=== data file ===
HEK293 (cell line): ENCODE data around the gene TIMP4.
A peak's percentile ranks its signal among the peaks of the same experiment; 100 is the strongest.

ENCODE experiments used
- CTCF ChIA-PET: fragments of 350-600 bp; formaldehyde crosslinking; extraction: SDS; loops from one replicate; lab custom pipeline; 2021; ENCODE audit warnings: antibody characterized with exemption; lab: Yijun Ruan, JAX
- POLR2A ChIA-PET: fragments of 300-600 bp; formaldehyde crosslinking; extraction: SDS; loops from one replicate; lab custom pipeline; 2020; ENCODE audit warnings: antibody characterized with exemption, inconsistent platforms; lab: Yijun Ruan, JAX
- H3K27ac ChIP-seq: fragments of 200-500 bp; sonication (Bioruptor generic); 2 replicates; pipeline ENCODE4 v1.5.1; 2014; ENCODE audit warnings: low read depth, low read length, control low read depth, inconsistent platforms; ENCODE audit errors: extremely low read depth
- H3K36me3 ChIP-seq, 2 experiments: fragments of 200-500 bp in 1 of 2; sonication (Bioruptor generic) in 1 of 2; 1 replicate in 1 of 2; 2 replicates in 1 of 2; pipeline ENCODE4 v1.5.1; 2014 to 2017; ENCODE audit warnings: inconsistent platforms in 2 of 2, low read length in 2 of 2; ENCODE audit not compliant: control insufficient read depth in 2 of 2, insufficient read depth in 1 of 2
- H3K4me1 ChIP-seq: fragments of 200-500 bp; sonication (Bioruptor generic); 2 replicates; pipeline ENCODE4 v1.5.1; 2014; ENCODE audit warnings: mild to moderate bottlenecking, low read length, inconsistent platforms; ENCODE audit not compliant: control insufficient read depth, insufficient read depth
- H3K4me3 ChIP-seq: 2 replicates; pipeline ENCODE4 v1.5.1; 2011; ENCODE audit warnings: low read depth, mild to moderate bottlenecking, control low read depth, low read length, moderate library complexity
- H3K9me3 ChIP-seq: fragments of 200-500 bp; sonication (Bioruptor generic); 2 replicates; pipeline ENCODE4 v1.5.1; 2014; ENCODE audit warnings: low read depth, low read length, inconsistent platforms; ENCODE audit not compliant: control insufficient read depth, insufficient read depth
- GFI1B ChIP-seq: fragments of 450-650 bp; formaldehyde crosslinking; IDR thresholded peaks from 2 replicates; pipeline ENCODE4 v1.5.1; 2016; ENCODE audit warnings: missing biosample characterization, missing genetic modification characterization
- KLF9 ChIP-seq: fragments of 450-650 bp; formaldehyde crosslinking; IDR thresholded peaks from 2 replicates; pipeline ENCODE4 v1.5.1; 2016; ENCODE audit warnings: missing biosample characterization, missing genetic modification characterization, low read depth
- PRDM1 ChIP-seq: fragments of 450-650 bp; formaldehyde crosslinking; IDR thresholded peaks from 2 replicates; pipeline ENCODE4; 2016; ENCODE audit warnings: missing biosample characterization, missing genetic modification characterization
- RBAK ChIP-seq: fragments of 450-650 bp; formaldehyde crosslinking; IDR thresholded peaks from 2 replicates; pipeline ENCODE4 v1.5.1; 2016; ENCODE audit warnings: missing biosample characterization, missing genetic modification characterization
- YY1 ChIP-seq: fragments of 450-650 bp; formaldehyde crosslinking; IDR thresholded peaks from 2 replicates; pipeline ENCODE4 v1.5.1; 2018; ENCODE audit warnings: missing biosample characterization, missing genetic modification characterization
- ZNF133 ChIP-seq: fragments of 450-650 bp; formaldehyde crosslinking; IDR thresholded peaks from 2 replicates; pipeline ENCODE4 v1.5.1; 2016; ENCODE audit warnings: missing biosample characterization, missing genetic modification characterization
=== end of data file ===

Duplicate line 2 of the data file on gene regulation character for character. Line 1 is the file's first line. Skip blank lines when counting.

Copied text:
A peak's percentile ranks its signal among the peaks of the same experiment; 100 is the strongest.